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Comment: Re:most lego's are a rip off (Score 1) 353

by Bonobo_Unknown (#46775853) Attached to: Kids Can Swipe a Screen But Can't Use LEGOs
>you build one time that takes an hour or so What madness is this?? You build the set one time following the instructions because that's what's on the box. Then you destroy it and use its parts in whatever else fantasy mashup constructions you want. That's the true genius of Lego, and it's capacity to educate and inspire kids - giving them a system in which they can build their own ideas.

Comment: Re:Can the writings be read? (Score 1) 431

by Bonobo_Unknown (#46752597) Attached to: Is Germany Raising a Generation of Illiterates?
>The latter does not seem to happen in Egnlish. Yeah because it is a) written and b) has no central authority on what the language can contain, or has the power to update the language. The written aspect means that it's frozen it its current state apart from the addition of new words which are added more than any other language on the globe and (b) means that nothing can be revised.

Comment: Re:old tech (Score 2) 165

by Bonobo_Unknown (#46752345) Attached to: Reviving a Commodore 64 Computer Using a Raspberry Pi
By definition if a program is downloaded by a million people and it serves their use case then it's not a shit program. Even if the way it is designed its totally shit awful code spaghetti if the program can do the thing that its users want at the speed they want to do it and it doesn't affect the battery to the point where they stop using it then it's a viable product. Of course there is a ecstatic pinnacle where best practices in coding meet a use case, but the underlying is not as important as meeting the users requirements. Even if I do agree with you that every programmer should at least attempt to write code following best practices.

Comment: Re:old tech (Score 5, Insightful) 165

by Bonobo_Unknown (#46752315) Attached to: Reviving a Commodore 64 Computer Using a Raspberry Pi
I don't know that blindly optimising for one set of resources is a good thing. My grandpa would say the same thing when us kids worked in the shed, he would constantly remind us to collect the nails from the timber we were re-purposing, and straighten them and put them into jars because once upon a time in the great depression nails were much more expensive than they were now, and you couldn't go down to the store and get 100 for a dollar, and in any case you didn't have a dollar. In this sense grandpa was really optimised for nail and resource consumption, but perhaps he was not optimised for time consumption. So he was optimising for resources in a time where he would have been a better manager to optimise for time.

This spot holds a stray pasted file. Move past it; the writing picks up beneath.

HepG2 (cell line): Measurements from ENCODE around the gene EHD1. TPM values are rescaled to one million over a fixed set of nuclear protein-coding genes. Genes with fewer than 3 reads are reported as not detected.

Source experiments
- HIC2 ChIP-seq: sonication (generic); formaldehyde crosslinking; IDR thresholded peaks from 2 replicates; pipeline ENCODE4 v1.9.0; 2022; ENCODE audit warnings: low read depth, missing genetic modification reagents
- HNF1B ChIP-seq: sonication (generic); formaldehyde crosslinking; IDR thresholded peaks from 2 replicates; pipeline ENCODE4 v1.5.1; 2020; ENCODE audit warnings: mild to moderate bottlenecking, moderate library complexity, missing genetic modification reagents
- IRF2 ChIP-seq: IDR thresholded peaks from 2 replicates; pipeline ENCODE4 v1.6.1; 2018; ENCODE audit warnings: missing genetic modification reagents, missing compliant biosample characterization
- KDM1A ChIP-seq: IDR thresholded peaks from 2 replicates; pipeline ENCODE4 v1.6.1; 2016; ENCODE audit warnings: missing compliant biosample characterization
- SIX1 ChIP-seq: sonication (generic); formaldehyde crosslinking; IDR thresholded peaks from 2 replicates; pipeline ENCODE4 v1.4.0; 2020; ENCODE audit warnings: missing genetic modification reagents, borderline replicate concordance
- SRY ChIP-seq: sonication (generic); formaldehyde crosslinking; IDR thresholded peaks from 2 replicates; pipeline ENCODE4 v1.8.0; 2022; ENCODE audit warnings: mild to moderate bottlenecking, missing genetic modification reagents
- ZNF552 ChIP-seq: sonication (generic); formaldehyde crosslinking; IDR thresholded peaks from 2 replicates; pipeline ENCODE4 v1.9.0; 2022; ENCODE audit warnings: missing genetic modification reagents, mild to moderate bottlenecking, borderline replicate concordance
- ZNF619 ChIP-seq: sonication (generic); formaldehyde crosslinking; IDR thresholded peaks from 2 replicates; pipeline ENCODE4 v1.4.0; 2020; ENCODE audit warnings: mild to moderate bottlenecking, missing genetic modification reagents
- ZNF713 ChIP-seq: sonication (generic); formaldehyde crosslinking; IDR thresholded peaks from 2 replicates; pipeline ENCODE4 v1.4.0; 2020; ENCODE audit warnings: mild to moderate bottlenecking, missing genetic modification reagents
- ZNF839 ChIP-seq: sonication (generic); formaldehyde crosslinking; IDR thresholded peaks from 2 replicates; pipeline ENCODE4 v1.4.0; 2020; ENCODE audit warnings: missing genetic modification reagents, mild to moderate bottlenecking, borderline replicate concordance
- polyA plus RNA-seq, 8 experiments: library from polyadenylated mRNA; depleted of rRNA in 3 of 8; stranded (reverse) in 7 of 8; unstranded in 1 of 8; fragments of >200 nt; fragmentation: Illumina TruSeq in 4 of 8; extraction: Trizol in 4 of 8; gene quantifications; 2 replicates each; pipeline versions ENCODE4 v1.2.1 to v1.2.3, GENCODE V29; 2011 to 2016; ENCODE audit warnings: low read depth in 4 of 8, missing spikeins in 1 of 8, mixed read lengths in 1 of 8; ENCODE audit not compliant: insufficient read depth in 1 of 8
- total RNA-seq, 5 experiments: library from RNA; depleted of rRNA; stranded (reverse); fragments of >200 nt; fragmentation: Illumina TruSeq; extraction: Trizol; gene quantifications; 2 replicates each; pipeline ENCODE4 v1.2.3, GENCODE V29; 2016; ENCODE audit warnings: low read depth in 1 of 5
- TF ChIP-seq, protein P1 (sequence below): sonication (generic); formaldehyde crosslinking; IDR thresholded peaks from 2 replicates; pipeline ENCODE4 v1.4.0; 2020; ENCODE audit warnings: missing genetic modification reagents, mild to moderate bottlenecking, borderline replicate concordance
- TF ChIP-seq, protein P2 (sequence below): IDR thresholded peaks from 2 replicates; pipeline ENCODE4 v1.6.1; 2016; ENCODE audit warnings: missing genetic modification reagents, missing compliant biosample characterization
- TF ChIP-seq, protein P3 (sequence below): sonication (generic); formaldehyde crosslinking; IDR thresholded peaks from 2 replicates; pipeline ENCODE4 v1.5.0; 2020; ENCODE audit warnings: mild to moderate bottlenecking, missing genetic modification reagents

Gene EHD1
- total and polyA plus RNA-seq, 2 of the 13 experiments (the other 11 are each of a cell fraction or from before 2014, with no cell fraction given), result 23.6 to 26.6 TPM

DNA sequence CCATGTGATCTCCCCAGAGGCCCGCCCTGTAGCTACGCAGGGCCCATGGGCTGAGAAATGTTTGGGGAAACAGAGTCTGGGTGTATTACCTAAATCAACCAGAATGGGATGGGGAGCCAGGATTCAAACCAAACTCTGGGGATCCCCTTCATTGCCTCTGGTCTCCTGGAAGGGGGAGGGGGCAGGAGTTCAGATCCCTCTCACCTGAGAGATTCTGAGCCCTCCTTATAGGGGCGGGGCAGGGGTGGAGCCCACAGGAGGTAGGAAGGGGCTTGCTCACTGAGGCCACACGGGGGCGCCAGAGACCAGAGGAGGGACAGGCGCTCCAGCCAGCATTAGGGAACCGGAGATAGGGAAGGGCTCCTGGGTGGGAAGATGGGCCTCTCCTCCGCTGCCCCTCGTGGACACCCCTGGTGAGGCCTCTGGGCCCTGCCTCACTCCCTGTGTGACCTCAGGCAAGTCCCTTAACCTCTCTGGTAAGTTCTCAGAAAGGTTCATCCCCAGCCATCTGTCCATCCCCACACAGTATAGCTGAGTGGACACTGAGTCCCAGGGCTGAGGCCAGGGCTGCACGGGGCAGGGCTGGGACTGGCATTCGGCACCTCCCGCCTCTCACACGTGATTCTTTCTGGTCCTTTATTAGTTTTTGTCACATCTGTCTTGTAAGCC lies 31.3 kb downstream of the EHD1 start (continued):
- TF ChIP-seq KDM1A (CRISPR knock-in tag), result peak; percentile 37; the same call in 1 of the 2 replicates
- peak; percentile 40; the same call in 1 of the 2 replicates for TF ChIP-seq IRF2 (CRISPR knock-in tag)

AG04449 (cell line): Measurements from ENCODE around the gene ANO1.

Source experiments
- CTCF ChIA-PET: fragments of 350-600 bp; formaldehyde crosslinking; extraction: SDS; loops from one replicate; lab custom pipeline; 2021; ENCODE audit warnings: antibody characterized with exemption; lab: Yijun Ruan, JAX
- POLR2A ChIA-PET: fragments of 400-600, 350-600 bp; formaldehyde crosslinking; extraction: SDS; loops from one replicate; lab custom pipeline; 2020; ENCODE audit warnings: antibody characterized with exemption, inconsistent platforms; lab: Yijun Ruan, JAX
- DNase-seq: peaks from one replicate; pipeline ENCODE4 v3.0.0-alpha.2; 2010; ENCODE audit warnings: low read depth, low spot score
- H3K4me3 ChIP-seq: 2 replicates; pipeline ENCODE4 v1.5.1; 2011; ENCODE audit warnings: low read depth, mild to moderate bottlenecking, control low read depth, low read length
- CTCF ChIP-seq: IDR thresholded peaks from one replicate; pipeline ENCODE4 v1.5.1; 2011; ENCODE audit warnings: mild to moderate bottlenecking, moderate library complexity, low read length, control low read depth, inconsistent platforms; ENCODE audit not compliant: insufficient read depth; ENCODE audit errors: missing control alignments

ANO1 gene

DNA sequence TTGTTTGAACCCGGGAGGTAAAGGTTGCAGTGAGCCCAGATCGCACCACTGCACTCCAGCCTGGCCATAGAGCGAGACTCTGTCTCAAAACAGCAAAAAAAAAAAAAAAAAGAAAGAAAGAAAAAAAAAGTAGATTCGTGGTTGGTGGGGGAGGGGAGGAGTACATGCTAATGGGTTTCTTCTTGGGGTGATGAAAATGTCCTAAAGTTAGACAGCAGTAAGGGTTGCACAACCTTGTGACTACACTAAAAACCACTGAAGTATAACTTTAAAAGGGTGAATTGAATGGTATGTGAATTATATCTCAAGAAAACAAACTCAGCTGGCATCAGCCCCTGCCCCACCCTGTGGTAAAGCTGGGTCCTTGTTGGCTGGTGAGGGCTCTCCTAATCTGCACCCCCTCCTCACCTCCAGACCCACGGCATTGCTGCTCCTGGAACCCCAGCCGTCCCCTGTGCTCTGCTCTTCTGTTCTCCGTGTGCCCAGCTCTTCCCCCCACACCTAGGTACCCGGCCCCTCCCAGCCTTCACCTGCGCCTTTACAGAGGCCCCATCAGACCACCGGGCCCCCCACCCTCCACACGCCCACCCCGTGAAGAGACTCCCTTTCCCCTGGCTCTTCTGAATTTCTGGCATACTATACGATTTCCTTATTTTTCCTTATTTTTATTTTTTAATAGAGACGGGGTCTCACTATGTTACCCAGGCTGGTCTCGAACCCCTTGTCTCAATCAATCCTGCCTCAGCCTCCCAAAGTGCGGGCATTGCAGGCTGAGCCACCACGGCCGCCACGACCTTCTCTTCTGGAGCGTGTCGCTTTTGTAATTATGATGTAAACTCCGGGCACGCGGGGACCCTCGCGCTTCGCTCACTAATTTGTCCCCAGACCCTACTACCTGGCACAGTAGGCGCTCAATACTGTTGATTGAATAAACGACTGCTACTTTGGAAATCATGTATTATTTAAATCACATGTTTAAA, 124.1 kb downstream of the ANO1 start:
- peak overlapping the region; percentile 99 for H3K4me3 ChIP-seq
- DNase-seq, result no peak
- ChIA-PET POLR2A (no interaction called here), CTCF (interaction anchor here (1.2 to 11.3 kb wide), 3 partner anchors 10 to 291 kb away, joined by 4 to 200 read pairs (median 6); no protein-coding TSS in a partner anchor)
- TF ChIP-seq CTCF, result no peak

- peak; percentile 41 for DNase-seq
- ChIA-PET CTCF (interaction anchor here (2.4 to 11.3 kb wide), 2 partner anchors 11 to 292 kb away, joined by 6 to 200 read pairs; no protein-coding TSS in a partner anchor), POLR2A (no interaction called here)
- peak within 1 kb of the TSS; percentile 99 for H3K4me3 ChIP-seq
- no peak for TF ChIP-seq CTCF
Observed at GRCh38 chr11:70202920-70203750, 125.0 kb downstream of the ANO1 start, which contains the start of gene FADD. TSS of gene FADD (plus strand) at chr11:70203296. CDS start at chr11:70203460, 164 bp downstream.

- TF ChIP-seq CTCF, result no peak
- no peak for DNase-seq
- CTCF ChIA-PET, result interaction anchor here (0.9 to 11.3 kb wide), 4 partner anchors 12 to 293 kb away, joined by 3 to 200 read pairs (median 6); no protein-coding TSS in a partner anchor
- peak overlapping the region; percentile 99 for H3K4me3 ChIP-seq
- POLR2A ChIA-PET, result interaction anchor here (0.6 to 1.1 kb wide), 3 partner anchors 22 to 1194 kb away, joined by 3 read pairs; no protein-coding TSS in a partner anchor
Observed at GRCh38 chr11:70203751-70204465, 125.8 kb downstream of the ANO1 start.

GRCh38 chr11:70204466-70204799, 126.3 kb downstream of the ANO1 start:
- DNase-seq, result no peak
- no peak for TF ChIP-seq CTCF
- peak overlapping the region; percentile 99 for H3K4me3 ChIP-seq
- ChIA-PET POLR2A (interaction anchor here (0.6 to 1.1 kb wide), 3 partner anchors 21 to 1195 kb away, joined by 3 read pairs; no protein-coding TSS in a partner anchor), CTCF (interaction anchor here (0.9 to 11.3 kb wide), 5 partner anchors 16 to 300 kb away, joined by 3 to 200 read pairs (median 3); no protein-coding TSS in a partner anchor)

When you talk about code optimisation you are always talking about a trade off. In old systems you were forced to optimise for memory and processor time at the expense of time, money, security and memory protection (robustness) optimisation. Now, with far more memory and processor cycles available to us than most programs need we can optimise for other things - example: we can use frameworks and libraries to manage memory so that programs although they don't run as fast as they would if optimised for memory and processor they don't leak memory, and their performance is adequate for their use case. It also takes a lot less time and resources to develop now.

So what I am saying really is when you say something like "99.999% of today's programmers have no fucking clue what code optimisation really means", well the truth is that they do, but that they are optimising for the elements that are the most scarce rather than the elements that are now relatively abundant being memory and cpu time.

Comment: Re:Can the writings be read? (Score 1) 431

by Bonobo_Unknown (#46744309) Attached to: Is Germany Raising a Generation of Illiterates?
The sad part isn't that English doesn't keep original pronunciations, the sad part is because English is a written language we can never bring all of these words into line with each other and rationalise their pronunciations. If English were a spoken language only then all these little glitches would be ironed out very quickly and it would actually start to make sense. But for some reason it has been seen to be 'proper' to freeze English and how it is used at a particular point in time and regard all changes from this point to be illiterate.

Comment: Re:Can the writings be read? (Score 1) 431

by Bonobo_Unknown (#46744297) Attached to: Is Germany Raising a Generation of Illiterates?
The problem with English is that it's stuck halfway into metamorphosing into a different language from its old Germanic roots to what would be a really quite different language. And the reason that it's stuck is because it is written. So all those things that seem to be nuances or glitches of a complex language such as the silent 'h' in school or the 'e' that hangs on the end of name are actually dead aspects of an older language that were actually once functional -- name was once pronounced nam-eh, just as millions of English as a second language speakers mispronounce it. But these glitches refuse to go away because now we have things like dictionaries which forever preserve these dead artefacts of forgotten language as though it were a part of our living English. They are kind of like the dead congenital twin still stuck to the living baby.

Comment: Re:Flight recorder (Score 2) 491

by Bonobo_Unknown (#46571555) Attached to: How Satellite Company Inmarsat Tracked Down MH370
Even if they pick up the black box we still may never know what happened. If the events that caused the aircraft to crash happened more than 2 hours before the plane crashed, and it looks like those events happened probably 5 hours before, then the black box will not reveal much, as it only records the last two hours of data.

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